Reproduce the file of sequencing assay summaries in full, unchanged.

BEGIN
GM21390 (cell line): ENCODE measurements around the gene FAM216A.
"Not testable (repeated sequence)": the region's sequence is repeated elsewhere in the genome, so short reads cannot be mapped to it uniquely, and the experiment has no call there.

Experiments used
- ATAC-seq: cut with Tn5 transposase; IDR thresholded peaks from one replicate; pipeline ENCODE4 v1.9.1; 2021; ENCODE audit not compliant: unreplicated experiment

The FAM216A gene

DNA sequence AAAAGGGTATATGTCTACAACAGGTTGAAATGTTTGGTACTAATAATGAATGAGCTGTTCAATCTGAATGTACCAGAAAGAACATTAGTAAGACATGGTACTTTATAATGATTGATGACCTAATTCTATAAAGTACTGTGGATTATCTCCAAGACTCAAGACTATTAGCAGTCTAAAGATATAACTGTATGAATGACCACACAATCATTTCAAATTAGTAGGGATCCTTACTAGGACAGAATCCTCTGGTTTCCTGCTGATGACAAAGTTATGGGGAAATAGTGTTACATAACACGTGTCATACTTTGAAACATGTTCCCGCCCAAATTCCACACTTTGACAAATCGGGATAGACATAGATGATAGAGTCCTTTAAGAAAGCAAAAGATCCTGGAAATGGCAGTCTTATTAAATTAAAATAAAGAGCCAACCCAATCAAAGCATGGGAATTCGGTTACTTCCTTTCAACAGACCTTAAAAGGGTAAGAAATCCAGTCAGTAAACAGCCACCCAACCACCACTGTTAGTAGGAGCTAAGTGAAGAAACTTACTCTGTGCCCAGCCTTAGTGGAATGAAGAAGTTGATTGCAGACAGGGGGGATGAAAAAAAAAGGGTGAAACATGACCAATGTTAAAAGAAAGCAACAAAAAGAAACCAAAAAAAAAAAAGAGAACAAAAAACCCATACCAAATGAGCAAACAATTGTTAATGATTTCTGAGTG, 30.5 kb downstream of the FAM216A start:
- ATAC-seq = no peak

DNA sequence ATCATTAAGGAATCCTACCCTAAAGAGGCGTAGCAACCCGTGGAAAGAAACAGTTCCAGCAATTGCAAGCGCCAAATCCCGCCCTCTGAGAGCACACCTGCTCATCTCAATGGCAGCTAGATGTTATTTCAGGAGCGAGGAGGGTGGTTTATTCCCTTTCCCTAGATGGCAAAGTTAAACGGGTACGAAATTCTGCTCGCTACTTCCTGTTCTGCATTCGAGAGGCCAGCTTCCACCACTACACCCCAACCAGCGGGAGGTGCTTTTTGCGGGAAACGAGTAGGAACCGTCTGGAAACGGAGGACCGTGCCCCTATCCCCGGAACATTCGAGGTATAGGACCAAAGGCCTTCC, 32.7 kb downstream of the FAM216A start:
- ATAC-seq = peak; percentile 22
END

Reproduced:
GM21390 (cell line): ENCODE measurements around the gene FAM216A.
"Not testable (repeated sequence)": the region's sequence is repeated elsewhere in the genome, so short reads cannot be mapped to it uniquely, and the experiment has no call there.

Experiments used
- ATAC-seq: cut with Tn5 transposase; IDR thresholded peaks from one replicate; pipeline ENCODE4 v1.9.1; 2021; ENCODE audit not compliant: unreplicated experiment

The FAM216A gene

DNA sequence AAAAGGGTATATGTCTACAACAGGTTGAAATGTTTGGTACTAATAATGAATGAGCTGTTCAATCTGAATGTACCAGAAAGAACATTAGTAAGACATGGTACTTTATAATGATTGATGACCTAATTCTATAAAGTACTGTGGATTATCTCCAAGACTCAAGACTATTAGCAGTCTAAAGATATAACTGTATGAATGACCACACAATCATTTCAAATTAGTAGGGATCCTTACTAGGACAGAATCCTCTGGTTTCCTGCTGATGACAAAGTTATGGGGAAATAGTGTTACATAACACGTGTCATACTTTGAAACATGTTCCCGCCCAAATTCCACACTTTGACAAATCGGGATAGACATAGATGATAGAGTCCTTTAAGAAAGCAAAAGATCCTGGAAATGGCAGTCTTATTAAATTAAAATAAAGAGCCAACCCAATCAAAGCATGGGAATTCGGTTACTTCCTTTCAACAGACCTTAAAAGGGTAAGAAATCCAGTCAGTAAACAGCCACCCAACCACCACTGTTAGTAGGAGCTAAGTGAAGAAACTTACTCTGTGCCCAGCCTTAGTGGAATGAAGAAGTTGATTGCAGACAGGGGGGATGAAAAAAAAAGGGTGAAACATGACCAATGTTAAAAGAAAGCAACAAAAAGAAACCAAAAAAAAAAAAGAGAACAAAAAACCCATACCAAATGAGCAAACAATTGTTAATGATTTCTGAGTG, 30.5 kb downstream of the FAM216A start:
- ATAC-seq = no peak

DNA sequence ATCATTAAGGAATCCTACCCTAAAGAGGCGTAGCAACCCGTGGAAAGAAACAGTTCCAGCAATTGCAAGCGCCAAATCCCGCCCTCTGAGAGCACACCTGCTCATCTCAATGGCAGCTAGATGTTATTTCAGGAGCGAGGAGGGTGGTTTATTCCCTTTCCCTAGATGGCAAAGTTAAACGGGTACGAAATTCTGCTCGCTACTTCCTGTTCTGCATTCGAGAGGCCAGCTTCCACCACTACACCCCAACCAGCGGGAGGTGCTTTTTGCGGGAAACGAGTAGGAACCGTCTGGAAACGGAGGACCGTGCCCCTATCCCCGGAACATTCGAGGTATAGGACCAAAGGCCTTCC, 32.7 kb downstream of the FAM216A start:
- ATAC-seq = peak; percentile 22